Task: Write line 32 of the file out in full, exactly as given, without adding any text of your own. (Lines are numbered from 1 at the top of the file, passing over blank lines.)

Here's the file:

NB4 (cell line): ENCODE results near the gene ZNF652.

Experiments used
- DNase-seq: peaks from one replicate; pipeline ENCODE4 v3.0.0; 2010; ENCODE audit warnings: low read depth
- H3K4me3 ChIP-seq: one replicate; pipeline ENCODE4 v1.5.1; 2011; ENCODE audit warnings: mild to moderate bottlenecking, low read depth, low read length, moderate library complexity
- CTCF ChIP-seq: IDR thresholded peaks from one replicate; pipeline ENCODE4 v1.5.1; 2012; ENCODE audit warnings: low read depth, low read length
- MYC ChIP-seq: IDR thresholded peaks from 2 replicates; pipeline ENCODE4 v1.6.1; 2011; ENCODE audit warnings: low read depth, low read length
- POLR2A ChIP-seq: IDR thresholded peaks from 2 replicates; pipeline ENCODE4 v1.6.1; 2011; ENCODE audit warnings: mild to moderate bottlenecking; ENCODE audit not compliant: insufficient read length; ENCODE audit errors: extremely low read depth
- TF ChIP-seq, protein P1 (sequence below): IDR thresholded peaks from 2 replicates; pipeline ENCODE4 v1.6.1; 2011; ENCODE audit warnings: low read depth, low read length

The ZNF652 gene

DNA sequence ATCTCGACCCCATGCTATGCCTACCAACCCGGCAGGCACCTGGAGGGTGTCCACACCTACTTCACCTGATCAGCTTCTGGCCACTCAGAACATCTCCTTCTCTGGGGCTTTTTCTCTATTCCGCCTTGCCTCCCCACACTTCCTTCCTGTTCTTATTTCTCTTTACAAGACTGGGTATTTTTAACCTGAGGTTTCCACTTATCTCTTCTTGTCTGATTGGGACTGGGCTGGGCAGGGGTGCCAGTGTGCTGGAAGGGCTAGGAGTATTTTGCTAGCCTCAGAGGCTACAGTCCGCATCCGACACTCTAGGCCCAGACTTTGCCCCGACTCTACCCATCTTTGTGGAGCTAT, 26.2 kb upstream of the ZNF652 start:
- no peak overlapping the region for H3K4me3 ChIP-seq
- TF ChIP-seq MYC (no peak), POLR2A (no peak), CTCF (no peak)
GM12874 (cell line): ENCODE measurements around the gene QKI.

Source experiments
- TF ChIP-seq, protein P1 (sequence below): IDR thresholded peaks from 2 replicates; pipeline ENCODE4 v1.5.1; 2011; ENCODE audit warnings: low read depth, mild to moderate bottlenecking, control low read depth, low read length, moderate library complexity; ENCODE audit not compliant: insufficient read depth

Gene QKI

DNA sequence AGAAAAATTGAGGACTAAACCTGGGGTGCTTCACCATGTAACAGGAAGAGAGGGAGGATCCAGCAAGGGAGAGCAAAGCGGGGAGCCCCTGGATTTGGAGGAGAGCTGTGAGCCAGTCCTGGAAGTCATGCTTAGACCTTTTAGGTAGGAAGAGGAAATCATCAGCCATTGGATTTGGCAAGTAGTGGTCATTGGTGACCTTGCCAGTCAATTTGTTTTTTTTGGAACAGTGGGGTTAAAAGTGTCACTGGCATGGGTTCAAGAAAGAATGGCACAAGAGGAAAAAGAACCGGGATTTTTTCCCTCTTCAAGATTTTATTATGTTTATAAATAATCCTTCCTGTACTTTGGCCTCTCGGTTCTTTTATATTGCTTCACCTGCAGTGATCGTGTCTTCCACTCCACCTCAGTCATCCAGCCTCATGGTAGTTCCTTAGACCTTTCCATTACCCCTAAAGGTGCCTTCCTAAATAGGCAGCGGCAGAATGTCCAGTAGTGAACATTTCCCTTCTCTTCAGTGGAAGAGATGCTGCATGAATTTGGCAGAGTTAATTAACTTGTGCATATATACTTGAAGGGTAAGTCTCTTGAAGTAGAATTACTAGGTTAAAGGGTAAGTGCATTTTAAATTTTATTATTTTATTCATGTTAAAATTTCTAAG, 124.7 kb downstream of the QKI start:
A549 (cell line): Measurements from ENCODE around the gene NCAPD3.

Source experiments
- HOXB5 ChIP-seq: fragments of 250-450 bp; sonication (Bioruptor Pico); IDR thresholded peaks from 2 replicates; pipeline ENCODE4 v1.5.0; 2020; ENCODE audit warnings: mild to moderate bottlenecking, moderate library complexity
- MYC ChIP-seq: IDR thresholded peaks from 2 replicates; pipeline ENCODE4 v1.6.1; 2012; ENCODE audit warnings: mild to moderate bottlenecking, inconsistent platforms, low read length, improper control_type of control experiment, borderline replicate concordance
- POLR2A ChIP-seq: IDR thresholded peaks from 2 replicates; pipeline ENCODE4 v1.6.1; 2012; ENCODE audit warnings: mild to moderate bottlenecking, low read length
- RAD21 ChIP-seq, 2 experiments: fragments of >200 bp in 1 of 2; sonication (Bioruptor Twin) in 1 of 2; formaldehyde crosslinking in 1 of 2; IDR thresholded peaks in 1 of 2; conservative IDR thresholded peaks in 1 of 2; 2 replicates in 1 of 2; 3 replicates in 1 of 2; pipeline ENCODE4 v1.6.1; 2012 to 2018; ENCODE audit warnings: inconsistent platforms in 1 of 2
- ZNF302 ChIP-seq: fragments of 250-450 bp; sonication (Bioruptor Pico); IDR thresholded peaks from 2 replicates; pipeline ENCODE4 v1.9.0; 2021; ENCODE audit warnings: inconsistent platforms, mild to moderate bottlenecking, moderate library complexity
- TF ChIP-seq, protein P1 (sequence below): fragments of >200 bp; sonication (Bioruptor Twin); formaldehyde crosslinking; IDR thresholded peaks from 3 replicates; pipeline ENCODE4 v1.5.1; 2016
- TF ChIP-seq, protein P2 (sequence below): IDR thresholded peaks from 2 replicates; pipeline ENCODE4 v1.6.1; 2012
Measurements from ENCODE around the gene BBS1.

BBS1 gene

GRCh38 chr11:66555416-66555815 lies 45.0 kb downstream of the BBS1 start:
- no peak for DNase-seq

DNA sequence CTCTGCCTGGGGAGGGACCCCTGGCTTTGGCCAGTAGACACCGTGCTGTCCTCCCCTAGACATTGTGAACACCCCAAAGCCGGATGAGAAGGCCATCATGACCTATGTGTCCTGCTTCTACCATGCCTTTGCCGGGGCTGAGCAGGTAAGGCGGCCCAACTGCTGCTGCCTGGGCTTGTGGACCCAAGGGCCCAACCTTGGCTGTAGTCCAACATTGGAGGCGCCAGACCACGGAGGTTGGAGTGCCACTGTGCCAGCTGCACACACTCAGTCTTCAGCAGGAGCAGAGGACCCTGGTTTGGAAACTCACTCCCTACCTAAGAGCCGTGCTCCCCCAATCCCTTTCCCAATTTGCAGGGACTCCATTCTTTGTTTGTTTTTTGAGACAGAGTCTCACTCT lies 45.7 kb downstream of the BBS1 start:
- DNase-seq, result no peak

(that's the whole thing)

- DNase-seq, result no peak